An Irish politician is encouraging those who qualify for a British passport to consider applying for the UK travel document once the United Kingdom (UK) leaves the European Union (EU) next year. Roscommon senator Terry Leyden claims those who apply should “not be ashamed” for possessing a British passport if it means to travel and access to the UK will be easier. While British Prime Minister Theresa May is set to formally begin departure proceedings early in 2017, the specifics of the UK’s future relationship with the EU, and in particular with its closest neighbor, Ireland, are still unknown.
Leyden, a former Fianna Fáil TD, told the Roscommon Daily that there are certain conditions under which Irish citizens can apply for a British passport, which would make access to the UK easier in the event of a “hard-Brexit,” the term being used to describe the tougher terms of departure from the EU that could see a hard border and border controls return between the Republic of Ireland and Northern Ireland.
According to the UK passport website, Republic of Ireland citizens can apply for a British subject passport under certain conditions.
The website states: “You’re a British subject if you were a citizen of the Republic of Ireland on 31 December 1948 and made a claim to remain a British subject.
“If you didn’t make a claim to remain a British subject you can apply to the Home Secretary to become a British subject if either:
- you’ve been in Crown service for the UK government
- you’re associated with the UK or a British overseas territory by descent, residence or another way.”
For those born in the UK before 1 January 1983, UK citizenship was granted from this date if you were a citizen of the UK and colonies, or if you had the “right to abode” in the UK.
If born after this date, you don’t automatically receive citizenship but can receive it by proving that a parent was a citizen or settled in the UK when you were born.
In many cases, British citizenship can also be acquired “by descent” if one of your parents was a citizen at the time of your birth, even if you were born overseas.
In the wake of the Brexit referendum result in June, a massive number of British people, especially those living in Northern Ireland began to apply for an Irish passport, fearing that easy travel between the EU would not be a possibility on a British passport in the future. For much of the year since the referendum, applications have been double what they were for the same period in 2015, with several locations in Northern Ireland even running out of application forms in the few days immediately after the voting results were announced.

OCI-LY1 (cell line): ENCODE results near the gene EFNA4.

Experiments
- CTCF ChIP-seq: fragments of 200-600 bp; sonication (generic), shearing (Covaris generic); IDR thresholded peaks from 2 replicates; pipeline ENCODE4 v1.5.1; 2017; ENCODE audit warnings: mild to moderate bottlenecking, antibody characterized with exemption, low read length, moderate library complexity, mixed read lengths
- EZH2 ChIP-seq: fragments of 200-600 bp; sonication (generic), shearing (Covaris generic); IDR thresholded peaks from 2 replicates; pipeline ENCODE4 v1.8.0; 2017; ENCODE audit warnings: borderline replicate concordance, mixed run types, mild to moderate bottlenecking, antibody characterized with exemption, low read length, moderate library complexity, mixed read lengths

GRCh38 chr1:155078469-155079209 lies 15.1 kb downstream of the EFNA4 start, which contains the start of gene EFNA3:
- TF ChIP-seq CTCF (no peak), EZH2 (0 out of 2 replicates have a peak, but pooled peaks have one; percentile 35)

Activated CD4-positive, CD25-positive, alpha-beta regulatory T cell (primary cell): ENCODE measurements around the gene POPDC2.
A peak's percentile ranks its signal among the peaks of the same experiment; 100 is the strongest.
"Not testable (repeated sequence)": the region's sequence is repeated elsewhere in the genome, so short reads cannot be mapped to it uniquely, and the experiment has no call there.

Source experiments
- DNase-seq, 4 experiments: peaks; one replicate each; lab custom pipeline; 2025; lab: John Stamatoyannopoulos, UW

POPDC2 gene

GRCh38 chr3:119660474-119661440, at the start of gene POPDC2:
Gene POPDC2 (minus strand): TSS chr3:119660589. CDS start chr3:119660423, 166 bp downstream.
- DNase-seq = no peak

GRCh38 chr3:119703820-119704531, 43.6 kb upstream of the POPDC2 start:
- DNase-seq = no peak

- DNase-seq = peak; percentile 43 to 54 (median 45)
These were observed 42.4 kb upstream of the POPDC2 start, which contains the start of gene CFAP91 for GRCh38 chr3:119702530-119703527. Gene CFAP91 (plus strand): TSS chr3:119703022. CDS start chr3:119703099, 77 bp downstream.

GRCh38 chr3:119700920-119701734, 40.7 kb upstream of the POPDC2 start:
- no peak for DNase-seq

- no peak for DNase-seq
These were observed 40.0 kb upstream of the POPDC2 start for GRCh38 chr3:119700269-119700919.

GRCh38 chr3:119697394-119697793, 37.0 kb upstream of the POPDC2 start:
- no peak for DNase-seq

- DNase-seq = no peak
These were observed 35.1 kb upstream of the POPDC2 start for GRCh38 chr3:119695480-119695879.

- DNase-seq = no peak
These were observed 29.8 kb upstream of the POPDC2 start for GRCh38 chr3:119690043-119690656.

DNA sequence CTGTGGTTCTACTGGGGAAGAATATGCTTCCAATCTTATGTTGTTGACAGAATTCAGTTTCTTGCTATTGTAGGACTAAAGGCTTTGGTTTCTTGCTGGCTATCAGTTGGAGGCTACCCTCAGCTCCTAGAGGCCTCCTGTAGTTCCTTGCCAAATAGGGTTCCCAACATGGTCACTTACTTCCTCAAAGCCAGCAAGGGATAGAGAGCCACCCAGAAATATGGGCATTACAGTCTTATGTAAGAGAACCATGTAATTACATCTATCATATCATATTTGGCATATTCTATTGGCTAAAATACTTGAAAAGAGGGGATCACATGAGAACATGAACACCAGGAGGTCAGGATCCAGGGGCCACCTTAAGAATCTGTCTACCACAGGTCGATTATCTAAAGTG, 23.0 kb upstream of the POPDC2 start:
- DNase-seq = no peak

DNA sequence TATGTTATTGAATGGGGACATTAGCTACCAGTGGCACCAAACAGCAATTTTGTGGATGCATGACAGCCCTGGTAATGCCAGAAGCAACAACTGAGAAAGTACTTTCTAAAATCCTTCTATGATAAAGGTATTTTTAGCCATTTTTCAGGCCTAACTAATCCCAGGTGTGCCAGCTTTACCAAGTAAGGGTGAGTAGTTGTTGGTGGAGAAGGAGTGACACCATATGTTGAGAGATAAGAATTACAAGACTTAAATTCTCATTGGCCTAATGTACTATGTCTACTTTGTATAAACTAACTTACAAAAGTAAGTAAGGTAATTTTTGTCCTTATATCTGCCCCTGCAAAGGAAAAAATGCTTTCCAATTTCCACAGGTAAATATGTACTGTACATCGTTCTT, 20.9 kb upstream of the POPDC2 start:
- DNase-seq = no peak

Irish Taoiseach (Prime Minister) Enda Kenny has said he believes the surge will continue as long as there is uncertainty about the UK’s future relationship with the EU and how this will affect the free movement of British people throughout the remaining countries in the Union.
There has been speculation that Britons will require a visa to travel to these countries once they officially leave while others claim they will instead be asked to register online before travel. Britons may also face fees such as that charged to non-EU nationals who need to pay for a visa to enter the Schengen area. This could be as much as $67 (€60).
Once again Taoiseach Kenny is sure that these proposals will lead to more applications for Irish passports if they become the supported model. In August, the Irish embassy in London showed a jump of 106 per cent in the number of applications submitted. Applications from Northern Ireland also rocketed by almost 80%.
In October, British Prime Minister Theresa May confirmed that the UK will trigger Article 50 of the EU Lisbon Treaty (the move that will officially begin the divorce with the EU) by the end of March 2017, with plans to complete their departure within two years of that date.
Despite the Leave campaign winning a UK majority in June’s referendum with 52%, Northern Ireland voted by 56% to remain in the EU, a stance also held by the majority in Scotland, and in England’s capital city London. As a result, two legal cases have been brought against the British government, one in Northern Ireland and one in London, claiming May does not have the right to force their departure from the EU.
The British government state they do not need parliamentary approval to initiate the formal process of Brexit. The London High Court, however, ruled in favor of Gina Miller, an investment manager and lead claimant in the London case earlier in the month.
To find out if you are eligible for a British passport, apply here. Passports generally cost $128.16 (£102.86).
Would you apply for a British passport? Let us know in the comments section below.